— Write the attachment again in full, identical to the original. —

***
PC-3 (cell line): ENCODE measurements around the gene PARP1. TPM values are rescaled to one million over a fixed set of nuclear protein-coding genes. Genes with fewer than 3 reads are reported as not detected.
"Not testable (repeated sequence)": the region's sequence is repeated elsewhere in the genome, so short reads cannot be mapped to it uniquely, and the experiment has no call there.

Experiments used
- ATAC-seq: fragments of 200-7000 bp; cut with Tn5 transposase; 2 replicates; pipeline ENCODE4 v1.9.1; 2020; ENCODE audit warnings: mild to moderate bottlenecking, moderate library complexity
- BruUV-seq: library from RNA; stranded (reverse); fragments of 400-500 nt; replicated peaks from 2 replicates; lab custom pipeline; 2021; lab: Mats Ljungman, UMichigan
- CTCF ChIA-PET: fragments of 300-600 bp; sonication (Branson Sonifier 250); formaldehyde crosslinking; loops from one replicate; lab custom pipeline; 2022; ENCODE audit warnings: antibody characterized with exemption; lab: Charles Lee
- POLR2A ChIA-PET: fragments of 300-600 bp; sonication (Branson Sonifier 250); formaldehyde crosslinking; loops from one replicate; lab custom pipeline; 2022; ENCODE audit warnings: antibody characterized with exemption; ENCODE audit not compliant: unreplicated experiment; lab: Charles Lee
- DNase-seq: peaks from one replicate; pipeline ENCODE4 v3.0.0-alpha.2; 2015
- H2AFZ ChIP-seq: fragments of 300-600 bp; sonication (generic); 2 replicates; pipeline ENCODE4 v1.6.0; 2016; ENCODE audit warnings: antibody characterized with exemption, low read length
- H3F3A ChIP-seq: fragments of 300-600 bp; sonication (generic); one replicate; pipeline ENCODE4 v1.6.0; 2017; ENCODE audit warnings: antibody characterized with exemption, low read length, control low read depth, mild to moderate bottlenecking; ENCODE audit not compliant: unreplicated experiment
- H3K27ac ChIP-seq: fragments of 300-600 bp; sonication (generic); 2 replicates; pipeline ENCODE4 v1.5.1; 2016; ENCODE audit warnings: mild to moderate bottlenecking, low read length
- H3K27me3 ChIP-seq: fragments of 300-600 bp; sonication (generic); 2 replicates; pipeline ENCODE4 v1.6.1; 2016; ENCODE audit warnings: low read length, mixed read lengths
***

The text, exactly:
PC-3 (cell line): ENCODE measurements around the gene PARP1. TPM values are rescaled to one million over a fixed set of nuclear protein-coding genes. Genes with fewer than 3 reads are reported as not detected.
"Not testable (repeated sequence)": the region's sequence is repeated elsewhere in the genome, so short reads cannot be mapped to it uniquely, and the experiment has no call there.

Experiments used
- ATAC-seq: fragments of 200-7000 bp; cut with Tn5 transposase; 2 replicates; pipeline ENCODE4 v1.9.1; 2020; ENCODE audit warnings: mild to moderate bottlenecking, moderate library complexity
- BruUV-seq: library from RNA; stranded (reverse); fragments of 400-500 nt; replicated peaks from 2 replicates; lab custom pipeline; 2021; lab: Mats Ljungman, UMichigan
- CTCF ChIA-PET: fragments of 300-600 bp; sonication (Branson Sonifier 250); formaldehyde crosslinking; loops from one replicate; lab custom pipeline; 2022; ENCODE audit warnings: antibody characterized with exemption; lab: Charles Lee
- POLR2A ChIA-PET: fragments of 300-600 bp; sonication (Branson Sonifier 250); formaldehyde crosslinking; loops from one replicate; lab custom pipeline; 2022; ENCODE audit warnings: antibody characterized with exemption; ENCODE audit not compliant: unreplicated experiment; lab: Charles Lee
- DNase-seq: peaks from one replicate; pipeline ENCODE4 v3.0.0-alpha.2; 2015
- H2AFZ ChIP-seq: fragments of 300-600 bp; sonication (generic); 2 replicates; pipeline ENCODE4 v1.6.0; 2016; ENCODE audit warnings: antibody characterized with exemption, low read length
- H3F3A ChIP-seq: fragments of 300-600 bp; sonication (generic); one replicate; pipeline ENCODE4 v1.6.0; 2017; ENCODE audit warnings: antibody characterized with exemption, low read length, control low read depth, mild to moderate bottlenecking; ENCODE audit not compliant: unreplicated experiment
- H3K27ac ChIP-seq: fragments of 300-600 bp; sonication (generic); 2 replicates; pipeline ENCODE4 v1.5.1; 2016; ENCODE audit warnings: mild to moderate bottlenecking, low read length
- H3K27me3 ChIP-seq: fragments of 300-600 bp; sonication (generic); 2 replicates; pipeline ENCODE4 v1.6.1; 2016; ENCODE audit warnings: low read length, mixed read lengths